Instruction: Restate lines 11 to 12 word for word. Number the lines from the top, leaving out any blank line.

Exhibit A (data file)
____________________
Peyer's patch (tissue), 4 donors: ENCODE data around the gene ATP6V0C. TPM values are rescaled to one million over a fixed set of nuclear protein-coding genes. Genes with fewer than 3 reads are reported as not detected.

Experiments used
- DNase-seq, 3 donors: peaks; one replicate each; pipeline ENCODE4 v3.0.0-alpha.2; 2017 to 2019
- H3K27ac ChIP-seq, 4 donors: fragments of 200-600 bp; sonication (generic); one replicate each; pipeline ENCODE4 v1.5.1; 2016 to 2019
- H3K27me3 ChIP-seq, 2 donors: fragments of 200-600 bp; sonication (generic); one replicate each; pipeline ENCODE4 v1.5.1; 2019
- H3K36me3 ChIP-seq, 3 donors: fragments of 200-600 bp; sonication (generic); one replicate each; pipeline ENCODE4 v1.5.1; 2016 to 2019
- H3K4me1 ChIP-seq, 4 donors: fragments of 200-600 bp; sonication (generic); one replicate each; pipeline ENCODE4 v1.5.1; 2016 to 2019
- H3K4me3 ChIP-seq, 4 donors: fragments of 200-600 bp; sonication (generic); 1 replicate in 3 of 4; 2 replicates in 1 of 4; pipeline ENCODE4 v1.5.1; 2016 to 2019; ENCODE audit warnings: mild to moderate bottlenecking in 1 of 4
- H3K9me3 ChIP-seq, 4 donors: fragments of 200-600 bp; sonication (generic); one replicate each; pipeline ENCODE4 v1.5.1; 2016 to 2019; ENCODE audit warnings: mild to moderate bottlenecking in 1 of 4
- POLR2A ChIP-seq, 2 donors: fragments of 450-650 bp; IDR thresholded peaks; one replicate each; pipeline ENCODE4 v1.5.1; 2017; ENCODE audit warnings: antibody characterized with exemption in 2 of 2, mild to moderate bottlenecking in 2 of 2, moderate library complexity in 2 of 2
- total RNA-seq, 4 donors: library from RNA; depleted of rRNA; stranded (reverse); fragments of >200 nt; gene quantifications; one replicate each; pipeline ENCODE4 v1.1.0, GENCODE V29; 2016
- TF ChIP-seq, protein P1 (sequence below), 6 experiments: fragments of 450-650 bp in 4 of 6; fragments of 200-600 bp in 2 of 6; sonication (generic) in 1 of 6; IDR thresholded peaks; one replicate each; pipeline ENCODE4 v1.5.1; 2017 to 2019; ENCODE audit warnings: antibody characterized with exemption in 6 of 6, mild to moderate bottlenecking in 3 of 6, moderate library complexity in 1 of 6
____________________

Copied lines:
- total RNA-seq, 4 donors: library from RNA; depleted of rRNA; stranded (reverse); fragments of >200 nt; gene quantifications; one replicate each; pipeline ENCODE4 v1.1.0, GENCODE V29; 2016
- TF ChIP-seq, protein P1 (sequence below), 6 experiments: fragments of 450-650 bp in 4 of 6; fragments of 200-600 bp in 2 of 6; sonication (generic) in 1 of 6; IDR thresholded peaks; one replicate each; pipeline ENCODE4 v1.5.1; 2017 to 2019; ENCODE audit warnings: antibody characterized with exemption in 6 of 6, mild to moderate bottlenecking in 3 of 6, moderate library complexity in 1 of 6